Posts Tagged ‘crevices’
ProBest Pest Management Top 10 Tips to keep those bugs out!
- Seal up those cracks, holes and any entry points where those critters can get in.
- Reduce harborage areas where those bugs hang out.
- Keep trees, shrubs and vines off the house.
- Check your home monthly for any signs of trouble.
- Never and I mean never stack firewood against the house.
- Check and repair window screens.
- Store food in seal-able containers and I usually freeze it first then store.
- Avoid taking in boxes and storing them in pantry – see #7 above.
- Don’t forget to check out buildings, honeybees and termites can show up and do significant damage if not caught immediately.
- Follow your local Pest Management Professional on FaceBook, Twitter or their blog to stay current with local issues.
A Picture is worth a “Thousand Words”
I love this picture, this crack is about as thick as a credit card and this German Cockroach was making it’s way into it, without much difficulty. German Roaches love to have their top and bottoms of their bodies touching an object, it affords them comfort in knowing that they are out of sight and hidden. This is called Thigmotropic – The turning or bending response of an organism upon direct contact with a solid surface or object.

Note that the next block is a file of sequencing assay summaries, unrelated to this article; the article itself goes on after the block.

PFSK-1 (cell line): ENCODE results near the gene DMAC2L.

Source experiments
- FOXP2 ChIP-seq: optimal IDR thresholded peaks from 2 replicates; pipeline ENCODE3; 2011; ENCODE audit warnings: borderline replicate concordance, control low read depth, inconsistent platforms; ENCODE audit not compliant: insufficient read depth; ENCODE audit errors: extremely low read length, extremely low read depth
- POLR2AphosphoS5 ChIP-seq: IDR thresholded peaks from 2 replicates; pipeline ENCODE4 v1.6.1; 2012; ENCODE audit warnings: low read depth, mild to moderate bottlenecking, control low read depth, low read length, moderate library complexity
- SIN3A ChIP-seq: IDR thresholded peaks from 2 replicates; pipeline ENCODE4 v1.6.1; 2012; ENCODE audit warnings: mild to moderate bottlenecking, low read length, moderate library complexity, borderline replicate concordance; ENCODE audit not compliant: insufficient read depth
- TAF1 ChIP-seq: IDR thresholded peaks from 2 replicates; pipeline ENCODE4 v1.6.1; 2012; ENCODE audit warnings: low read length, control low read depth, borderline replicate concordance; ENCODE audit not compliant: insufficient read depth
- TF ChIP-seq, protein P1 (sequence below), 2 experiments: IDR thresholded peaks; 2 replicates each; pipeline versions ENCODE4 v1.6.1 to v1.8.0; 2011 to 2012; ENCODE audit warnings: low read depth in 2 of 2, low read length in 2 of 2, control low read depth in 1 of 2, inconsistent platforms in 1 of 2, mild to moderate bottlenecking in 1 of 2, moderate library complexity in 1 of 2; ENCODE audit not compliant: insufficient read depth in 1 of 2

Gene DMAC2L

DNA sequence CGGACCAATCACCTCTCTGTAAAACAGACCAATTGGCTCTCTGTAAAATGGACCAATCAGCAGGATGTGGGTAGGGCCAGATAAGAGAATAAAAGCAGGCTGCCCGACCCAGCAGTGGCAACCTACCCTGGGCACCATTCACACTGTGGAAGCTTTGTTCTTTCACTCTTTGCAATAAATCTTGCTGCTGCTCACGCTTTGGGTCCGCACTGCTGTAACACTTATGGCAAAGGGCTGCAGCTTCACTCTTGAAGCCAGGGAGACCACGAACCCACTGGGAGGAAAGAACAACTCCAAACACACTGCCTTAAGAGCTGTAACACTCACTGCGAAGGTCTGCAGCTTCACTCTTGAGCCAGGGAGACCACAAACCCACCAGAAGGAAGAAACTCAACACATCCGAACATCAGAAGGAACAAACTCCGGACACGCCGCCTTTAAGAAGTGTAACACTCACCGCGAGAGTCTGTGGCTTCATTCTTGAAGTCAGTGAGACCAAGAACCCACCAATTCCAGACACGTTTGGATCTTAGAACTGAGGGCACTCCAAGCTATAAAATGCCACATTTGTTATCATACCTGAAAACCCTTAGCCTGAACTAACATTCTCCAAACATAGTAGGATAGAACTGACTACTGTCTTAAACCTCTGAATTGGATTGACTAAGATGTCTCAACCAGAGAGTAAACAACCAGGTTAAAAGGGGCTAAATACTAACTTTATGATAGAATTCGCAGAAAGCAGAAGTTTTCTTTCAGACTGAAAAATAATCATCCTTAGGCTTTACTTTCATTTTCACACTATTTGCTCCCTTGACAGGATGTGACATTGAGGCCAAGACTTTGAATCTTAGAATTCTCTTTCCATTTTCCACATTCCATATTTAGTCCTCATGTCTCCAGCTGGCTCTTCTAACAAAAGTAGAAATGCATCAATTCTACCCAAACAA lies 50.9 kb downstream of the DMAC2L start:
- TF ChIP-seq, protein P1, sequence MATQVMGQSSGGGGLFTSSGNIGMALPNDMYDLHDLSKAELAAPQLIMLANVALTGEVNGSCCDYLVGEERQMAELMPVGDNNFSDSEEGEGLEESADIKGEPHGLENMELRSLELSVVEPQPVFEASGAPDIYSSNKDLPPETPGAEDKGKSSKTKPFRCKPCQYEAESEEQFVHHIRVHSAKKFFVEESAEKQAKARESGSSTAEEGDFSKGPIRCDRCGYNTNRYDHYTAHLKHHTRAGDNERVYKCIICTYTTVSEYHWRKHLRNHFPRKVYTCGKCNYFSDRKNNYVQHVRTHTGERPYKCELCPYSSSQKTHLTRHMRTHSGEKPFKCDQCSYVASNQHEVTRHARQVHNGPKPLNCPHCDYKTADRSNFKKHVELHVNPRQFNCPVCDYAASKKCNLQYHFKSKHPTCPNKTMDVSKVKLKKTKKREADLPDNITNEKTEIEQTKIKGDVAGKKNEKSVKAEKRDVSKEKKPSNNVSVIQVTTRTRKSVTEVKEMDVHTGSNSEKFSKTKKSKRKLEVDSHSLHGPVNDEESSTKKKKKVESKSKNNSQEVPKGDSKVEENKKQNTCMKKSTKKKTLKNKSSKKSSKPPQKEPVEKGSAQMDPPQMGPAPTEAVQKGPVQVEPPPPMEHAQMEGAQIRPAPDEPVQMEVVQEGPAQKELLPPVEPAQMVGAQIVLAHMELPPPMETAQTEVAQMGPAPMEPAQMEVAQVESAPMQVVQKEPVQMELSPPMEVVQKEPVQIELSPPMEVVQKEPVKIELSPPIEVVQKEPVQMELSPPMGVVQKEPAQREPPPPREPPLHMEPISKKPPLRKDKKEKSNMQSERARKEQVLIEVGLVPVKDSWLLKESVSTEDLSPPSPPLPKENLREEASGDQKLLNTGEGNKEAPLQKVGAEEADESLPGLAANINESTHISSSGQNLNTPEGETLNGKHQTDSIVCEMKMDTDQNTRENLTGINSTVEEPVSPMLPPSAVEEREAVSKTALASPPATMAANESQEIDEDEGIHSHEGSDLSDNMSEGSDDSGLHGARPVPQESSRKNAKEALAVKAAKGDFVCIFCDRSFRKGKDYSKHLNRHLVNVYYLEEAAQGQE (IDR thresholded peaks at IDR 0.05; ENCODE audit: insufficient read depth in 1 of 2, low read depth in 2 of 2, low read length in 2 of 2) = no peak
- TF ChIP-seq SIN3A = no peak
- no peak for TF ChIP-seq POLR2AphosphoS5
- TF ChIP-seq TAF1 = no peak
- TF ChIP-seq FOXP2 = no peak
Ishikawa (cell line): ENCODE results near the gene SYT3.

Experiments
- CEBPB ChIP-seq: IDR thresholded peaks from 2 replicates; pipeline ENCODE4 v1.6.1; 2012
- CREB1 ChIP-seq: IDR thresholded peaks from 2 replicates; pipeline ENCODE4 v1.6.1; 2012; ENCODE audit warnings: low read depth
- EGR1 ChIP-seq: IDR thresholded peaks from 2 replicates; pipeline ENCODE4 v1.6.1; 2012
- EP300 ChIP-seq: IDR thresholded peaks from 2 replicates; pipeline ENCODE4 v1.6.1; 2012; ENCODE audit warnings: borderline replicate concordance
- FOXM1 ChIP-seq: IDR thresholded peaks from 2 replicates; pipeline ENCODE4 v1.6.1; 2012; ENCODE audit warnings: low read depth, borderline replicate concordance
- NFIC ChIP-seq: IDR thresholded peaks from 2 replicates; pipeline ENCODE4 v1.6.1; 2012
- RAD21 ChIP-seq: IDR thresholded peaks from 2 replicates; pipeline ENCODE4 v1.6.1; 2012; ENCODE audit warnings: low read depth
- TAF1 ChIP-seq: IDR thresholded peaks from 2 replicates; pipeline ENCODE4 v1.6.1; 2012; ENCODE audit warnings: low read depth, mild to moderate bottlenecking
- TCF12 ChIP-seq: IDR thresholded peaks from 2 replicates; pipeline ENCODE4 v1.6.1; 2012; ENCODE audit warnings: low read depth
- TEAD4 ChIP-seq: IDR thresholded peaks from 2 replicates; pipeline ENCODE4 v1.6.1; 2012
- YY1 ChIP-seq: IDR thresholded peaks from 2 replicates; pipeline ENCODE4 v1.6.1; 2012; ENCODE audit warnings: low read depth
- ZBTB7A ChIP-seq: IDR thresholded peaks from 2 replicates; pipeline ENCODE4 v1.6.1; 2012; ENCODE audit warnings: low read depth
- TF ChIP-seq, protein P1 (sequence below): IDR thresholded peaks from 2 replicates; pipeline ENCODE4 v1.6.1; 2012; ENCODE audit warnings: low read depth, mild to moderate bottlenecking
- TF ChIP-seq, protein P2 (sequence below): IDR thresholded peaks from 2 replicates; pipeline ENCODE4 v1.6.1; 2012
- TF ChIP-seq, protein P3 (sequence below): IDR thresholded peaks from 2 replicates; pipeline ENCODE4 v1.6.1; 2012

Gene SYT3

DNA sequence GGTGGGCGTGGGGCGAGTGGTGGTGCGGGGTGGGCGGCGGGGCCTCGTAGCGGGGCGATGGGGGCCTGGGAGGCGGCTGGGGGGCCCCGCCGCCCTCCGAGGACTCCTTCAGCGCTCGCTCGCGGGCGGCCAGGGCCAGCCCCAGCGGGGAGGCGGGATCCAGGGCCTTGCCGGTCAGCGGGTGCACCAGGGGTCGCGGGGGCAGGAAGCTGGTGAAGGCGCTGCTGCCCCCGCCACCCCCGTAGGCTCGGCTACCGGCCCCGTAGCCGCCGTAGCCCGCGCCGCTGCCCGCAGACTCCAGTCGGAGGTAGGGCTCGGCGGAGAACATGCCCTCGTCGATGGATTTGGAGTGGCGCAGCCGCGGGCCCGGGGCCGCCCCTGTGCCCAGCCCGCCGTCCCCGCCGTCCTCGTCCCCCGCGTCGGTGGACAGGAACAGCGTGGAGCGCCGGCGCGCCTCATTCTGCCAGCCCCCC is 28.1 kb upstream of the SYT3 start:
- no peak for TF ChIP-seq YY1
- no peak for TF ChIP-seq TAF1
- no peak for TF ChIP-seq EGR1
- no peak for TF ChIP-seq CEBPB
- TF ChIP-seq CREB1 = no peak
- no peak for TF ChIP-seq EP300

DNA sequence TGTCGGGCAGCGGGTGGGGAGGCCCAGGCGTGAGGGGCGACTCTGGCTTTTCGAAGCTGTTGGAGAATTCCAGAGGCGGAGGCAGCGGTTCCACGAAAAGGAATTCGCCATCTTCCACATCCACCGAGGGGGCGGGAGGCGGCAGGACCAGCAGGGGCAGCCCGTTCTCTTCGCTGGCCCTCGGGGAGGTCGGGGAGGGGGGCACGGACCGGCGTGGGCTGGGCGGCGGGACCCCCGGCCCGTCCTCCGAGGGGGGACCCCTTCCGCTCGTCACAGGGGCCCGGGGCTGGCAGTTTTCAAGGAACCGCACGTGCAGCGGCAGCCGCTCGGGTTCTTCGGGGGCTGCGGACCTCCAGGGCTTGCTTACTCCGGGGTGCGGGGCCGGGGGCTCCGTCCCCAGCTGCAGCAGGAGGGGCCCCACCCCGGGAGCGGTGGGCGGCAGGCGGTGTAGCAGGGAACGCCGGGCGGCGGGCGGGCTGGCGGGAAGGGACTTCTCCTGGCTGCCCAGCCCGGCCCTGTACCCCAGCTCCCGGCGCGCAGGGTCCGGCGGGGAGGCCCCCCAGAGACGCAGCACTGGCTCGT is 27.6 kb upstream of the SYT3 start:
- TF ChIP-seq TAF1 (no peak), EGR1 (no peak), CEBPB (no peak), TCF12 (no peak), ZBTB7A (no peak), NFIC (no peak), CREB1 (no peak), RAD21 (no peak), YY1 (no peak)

This isn’t the greatest picture but roaches and bugs are able to hide in the smallest of harborages, just think about the ability of Bed Bugs to hide behind baseboards and in dressers or just about any area in which they can flatten out and hide. Remember pests have adapted to us and have done so in remarkable a fashion, they can hide so well that it takes a true Professional to track them down.
If I only had one tool to use for pest control what would it be?
The tool would be this little fellow, it’s a Bellows type hand duster. Now you’re probably saying why are 2 different colors of this handy little tool, glad you asked? Green = no pesticide, Red = pesticide. We often use Diatomaceous Earth or DE for short and since its not a pesticide is considered GREEN, this powder has a abrasive texture and cuts the cuticle on the insects and is not considered a pesticide. By the way there are different cuts of DE and you must use a food grade type not the pool stuff.